After you have identified and defined activities, the next logical step is to identify the sequence in which these activities should be carried out. Therefore, the Project Management Book of Knowledge (PMBOK) published by the Project Management Institute (PMI) has defined the next process as the Sequence Activities process. In this process you define how the actual work for the project has to be carried out.
Before you start sequencing the project activities, the first task in hand for you is to identify and define relationship among various project activities. The relationships among the project activities indicate how these activities are related to each other, such as dependencies of the activities on each other. For each activity, you decide on an activity that is a predecessor – an activity that should be completed before you start the current activity, and a successor – an activity that should follow the current activity.
Additionally, there would be some activities that can be performed simultaneously. However, it is not necessary that the activities performed simultaneously must start or end at the same time. Depending on the predecessor of the activities, each activity has its start time. Similarly, the end time of the activity depends on time period required to complete the activity.
Depending on the sequence at which you can complete the activities, you can classify the relationship that can exist among various activities of the project into the following categories:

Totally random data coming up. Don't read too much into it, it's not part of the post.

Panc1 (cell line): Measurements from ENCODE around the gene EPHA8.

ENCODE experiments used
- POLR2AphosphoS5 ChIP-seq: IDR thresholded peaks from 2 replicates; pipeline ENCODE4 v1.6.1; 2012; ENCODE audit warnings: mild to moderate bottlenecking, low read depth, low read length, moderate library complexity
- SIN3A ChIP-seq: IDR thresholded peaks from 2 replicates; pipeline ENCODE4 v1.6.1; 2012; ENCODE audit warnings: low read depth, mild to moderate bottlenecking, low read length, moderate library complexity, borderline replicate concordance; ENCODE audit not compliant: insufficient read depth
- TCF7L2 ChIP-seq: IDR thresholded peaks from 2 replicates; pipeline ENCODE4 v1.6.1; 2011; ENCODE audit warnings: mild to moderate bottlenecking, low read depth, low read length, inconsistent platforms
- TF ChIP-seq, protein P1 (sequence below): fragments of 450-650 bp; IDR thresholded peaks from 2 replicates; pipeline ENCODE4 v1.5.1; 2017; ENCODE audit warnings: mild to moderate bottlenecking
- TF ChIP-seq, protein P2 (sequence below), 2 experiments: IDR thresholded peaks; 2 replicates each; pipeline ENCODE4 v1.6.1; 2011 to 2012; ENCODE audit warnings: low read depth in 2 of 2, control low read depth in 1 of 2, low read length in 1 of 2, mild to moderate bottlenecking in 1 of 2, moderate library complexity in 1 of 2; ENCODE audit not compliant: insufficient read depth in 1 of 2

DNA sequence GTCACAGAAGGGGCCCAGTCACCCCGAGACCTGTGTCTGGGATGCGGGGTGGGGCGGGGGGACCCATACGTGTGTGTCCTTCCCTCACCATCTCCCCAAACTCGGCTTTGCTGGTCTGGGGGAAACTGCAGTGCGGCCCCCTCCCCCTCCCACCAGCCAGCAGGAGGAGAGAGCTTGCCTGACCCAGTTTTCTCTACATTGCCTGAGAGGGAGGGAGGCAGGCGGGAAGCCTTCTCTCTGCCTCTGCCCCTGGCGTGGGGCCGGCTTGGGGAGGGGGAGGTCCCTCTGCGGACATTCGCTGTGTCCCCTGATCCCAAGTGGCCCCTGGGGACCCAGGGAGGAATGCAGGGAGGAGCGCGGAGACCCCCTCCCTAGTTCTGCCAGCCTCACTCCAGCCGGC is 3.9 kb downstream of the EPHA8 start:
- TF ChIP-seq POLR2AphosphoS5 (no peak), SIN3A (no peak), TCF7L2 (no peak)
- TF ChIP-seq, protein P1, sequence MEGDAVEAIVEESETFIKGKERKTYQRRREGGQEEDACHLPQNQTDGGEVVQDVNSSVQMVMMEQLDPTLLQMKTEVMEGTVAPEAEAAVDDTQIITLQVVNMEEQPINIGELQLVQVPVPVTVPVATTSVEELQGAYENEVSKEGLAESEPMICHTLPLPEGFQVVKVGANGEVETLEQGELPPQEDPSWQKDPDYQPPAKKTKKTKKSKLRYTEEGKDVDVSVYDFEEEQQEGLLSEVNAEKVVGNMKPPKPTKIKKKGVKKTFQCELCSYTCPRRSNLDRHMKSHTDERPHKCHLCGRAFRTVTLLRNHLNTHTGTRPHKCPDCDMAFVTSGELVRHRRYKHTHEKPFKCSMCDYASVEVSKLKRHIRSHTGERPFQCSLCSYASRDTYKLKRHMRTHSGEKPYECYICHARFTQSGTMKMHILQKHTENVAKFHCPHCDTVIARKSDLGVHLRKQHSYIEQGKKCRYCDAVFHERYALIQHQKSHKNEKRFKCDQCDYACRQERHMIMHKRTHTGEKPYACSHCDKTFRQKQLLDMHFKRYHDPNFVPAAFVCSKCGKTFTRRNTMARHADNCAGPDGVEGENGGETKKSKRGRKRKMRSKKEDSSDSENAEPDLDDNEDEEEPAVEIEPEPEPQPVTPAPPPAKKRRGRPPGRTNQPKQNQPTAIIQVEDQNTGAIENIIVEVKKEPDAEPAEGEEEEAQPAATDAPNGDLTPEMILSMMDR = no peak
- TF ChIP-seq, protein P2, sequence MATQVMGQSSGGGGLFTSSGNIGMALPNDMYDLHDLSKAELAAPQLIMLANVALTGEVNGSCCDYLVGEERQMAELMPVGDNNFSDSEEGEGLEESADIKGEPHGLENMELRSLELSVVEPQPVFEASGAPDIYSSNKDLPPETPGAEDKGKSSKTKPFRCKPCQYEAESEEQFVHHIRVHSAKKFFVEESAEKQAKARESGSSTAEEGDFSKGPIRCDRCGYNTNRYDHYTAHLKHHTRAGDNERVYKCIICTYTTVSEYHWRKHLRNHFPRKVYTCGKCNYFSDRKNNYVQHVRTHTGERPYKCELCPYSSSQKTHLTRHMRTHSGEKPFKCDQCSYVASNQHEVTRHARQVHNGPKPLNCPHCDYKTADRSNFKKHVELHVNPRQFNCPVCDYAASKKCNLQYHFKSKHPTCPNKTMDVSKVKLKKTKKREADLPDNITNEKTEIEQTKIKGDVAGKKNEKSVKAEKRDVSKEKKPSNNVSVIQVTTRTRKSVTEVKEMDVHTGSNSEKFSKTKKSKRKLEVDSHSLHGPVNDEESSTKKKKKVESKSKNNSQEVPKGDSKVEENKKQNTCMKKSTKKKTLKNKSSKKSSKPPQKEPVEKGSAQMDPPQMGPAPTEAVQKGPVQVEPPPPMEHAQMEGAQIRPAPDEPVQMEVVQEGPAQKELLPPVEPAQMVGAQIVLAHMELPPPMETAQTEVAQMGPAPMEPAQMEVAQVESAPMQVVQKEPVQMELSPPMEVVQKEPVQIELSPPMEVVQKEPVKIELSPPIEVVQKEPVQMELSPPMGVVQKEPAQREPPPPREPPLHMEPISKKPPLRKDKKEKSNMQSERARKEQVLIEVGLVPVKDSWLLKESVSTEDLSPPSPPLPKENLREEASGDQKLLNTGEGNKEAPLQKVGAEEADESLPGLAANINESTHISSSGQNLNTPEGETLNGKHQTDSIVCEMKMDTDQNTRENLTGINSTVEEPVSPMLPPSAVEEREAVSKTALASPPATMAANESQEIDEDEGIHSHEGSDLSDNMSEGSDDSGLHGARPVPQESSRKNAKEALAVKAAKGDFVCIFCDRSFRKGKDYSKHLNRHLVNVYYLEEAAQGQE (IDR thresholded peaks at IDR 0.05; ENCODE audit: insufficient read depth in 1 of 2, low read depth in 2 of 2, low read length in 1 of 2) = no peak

- Finish to Start: Finish to start is one of the most common relationships that exist among the project activities. In this type of relationship, an activity can start only after the predecessor activity is complete.
- Start to Start: In this type of relationship, an activity cannot start before the other activity starts. This type of relationship usually requires both activities to start at the same time and run parallel to each other. Unlike finish to start relationship, this is the least common type of relationship among the project activities.
- Finish to Finish: In this type of relationship, an activity cannot finish before the other activity finishes. This type of relationship usually exists between the activities that are the predecessors of the same activity or the completion of one activity is an input for the completion of another activity.
- Start to Finish: In this type of relationship, an activity must start before another activity finishes. This type of relationship usually exists between the activities where start of an activity is an input for the completion of another activity.
After you have derived relationships among the activities of the project, you get a sequence that creates a network of activities interlinked with each other based on their relationship. This network of the project activities is known as network diagram of the project.